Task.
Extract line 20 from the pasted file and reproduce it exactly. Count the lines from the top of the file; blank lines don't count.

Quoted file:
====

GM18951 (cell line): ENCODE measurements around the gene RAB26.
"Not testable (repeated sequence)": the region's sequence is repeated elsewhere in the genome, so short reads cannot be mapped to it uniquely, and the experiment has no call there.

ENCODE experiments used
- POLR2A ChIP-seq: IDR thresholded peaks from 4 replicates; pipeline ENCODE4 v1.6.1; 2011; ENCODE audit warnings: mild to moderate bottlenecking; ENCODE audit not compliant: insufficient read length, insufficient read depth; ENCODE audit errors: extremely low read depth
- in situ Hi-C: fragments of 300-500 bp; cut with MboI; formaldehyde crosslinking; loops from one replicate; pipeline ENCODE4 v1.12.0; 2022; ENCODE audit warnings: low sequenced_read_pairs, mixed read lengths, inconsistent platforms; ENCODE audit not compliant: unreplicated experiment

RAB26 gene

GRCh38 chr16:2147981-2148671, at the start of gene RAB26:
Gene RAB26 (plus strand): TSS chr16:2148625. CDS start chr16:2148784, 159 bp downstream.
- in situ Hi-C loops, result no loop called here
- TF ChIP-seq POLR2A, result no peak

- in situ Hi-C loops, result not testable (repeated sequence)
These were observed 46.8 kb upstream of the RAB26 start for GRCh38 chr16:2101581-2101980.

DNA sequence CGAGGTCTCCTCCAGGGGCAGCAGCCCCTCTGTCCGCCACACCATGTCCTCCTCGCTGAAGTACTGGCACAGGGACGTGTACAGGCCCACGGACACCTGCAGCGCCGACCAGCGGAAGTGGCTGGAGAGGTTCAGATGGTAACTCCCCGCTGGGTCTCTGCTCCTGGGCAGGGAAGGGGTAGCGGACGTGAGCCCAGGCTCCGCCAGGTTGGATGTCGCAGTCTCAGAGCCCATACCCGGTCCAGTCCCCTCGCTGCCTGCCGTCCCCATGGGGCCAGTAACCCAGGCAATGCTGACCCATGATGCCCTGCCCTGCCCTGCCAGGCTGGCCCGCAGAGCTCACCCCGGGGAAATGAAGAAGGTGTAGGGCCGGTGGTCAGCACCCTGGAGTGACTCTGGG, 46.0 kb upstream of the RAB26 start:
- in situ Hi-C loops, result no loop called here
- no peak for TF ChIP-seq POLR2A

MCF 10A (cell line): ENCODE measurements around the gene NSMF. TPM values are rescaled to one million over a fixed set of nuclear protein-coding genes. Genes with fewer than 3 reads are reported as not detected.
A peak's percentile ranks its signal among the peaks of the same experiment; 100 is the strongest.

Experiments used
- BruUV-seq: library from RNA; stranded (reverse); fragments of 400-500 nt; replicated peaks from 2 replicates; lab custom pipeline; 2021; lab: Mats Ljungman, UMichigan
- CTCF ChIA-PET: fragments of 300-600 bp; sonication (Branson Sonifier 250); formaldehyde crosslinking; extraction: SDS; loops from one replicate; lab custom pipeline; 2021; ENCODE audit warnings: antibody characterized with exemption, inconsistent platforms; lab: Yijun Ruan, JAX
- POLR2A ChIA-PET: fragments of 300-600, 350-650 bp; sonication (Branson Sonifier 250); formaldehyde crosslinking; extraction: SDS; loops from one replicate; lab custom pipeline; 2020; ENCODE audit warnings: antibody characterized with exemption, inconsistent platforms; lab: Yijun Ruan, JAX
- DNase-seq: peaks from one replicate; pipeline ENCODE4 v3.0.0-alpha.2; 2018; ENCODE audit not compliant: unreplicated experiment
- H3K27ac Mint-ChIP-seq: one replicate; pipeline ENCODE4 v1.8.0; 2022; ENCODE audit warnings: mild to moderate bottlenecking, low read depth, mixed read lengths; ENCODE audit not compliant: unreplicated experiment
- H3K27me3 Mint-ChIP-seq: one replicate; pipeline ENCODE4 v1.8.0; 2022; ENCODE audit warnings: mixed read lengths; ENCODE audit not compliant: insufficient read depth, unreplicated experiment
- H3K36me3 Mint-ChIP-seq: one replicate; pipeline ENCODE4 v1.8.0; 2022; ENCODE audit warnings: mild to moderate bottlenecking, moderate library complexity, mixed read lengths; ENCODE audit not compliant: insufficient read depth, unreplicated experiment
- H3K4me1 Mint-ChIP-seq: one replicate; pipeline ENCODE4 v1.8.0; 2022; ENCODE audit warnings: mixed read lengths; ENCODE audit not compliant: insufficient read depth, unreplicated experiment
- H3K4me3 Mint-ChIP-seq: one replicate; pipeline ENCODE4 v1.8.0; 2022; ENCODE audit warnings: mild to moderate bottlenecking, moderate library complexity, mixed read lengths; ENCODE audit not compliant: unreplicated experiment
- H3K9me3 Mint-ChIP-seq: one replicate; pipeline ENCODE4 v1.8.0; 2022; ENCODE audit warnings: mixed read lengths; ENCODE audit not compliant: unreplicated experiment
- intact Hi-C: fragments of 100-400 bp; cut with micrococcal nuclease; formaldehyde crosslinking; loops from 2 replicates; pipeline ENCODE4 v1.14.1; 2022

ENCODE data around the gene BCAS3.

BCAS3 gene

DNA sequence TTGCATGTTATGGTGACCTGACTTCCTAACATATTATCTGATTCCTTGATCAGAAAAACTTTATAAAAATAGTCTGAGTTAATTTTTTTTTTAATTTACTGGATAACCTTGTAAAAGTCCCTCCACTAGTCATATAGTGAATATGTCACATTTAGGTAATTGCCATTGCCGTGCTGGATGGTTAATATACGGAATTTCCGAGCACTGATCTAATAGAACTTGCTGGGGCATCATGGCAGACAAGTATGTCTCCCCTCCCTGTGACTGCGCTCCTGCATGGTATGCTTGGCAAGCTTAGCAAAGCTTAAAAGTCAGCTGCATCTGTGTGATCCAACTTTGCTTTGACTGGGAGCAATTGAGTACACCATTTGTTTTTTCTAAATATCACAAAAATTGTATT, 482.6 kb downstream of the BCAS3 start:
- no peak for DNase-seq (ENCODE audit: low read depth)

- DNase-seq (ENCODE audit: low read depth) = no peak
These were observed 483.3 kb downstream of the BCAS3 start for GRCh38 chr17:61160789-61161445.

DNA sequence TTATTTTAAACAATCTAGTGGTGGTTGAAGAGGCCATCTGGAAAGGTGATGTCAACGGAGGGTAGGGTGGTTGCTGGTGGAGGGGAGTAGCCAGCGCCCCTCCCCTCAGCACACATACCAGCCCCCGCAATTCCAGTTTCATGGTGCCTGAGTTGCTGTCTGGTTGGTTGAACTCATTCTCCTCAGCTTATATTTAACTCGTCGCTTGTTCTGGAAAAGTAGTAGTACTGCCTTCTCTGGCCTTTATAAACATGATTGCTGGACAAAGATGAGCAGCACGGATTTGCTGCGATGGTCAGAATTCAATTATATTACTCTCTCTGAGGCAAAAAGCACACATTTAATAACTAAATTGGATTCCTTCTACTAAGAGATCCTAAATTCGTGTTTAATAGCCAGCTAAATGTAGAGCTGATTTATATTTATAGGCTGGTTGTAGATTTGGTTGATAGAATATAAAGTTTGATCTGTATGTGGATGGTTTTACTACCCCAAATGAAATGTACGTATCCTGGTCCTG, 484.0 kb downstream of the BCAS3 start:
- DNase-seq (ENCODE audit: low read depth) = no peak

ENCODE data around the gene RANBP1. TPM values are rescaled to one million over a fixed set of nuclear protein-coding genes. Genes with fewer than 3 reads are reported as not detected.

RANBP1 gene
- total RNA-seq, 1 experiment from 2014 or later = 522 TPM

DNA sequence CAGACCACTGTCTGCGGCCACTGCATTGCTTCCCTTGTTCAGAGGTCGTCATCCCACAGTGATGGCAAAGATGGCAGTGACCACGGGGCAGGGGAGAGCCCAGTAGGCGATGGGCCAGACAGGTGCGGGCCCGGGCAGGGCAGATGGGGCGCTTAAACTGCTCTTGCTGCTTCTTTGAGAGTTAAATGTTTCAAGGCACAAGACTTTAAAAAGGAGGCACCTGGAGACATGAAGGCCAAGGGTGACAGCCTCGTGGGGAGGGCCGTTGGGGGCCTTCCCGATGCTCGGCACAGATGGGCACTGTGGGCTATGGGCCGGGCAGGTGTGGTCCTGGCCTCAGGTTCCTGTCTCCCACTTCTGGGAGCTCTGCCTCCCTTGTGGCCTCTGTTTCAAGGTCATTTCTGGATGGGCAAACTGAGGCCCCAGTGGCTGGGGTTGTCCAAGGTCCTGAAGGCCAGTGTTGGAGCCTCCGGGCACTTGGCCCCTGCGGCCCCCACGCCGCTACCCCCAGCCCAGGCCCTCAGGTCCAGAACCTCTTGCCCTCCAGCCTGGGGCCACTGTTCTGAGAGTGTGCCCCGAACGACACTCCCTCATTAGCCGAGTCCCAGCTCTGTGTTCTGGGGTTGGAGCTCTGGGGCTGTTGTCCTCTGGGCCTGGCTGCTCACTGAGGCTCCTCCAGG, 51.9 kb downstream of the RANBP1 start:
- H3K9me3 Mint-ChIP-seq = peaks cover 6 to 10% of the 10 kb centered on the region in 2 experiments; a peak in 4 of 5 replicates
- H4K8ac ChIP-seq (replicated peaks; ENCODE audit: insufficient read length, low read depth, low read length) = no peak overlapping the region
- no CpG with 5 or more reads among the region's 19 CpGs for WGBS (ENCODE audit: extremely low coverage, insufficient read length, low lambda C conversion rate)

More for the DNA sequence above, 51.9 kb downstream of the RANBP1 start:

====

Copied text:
- CTCF ChIA-PET: fragments of 300-600 bp; sonication (Branson Sonifier 250); formaldehyde crosslinking; extraction: SDS; loops from one replicate; lab custom pipeline; 2021; ENCODE audit warnings: antibody characterized with exemption, inconsistent platforms; lab: Yijun Ruan, JAX